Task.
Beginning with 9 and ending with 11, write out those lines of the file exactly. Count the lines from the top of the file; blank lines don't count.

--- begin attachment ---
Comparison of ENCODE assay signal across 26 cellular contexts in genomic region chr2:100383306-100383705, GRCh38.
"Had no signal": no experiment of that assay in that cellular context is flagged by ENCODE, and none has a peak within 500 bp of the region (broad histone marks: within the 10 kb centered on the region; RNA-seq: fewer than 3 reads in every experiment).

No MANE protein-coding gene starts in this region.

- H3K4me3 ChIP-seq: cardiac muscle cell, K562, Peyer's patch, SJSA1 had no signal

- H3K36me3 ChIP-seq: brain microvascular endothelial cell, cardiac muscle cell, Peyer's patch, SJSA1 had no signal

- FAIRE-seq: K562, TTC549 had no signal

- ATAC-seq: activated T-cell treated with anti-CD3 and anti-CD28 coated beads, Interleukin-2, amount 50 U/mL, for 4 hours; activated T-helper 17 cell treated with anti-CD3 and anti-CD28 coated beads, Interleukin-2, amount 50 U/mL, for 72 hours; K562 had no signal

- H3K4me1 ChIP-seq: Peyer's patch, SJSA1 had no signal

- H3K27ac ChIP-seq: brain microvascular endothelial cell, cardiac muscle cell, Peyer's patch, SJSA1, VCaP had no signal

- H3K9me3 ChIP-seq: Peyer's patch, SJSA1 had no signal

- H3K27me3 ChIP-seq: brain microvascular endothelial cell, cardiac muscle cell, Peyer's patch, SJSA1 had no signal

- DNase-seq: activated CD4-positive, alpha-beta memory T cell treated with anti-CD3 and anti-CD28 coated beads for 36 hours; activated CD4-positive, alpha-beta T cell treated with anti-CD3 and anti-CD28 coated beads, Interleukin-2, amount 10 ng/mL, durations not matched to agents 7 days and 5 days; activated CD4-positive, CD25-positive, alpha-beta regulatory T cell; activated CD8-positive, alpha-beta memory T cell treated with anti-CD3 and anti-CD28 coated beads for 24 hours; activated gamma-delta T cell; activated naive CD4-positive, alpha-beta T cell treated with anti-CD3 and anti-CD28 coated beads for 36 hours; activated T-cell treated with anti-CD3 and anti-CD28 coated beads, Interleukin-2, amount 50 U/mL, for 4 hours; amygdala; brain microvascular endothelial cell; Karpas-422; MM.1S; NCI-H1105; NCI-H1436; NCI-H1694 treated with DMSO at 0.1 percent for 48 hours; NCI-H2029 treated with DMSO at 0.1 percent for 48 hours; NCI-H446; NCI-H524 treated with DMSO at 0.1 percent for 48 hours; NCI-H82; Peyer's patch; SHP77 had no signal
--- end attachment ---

- H3K27ac ChIP-seq: brain microvascular endothelial cell, cardiac muscle cell, Peyer's patch, SJSA1, VCaP had no signal

- H3K9me3 ChIP-seq: Peyer's patch, SJSA1 had no signal

- H3K27me3 ChIP-seq: brain microvascular endothelial cell, cardiac muscle cell, Peyer's patch, SJSA1 had no signal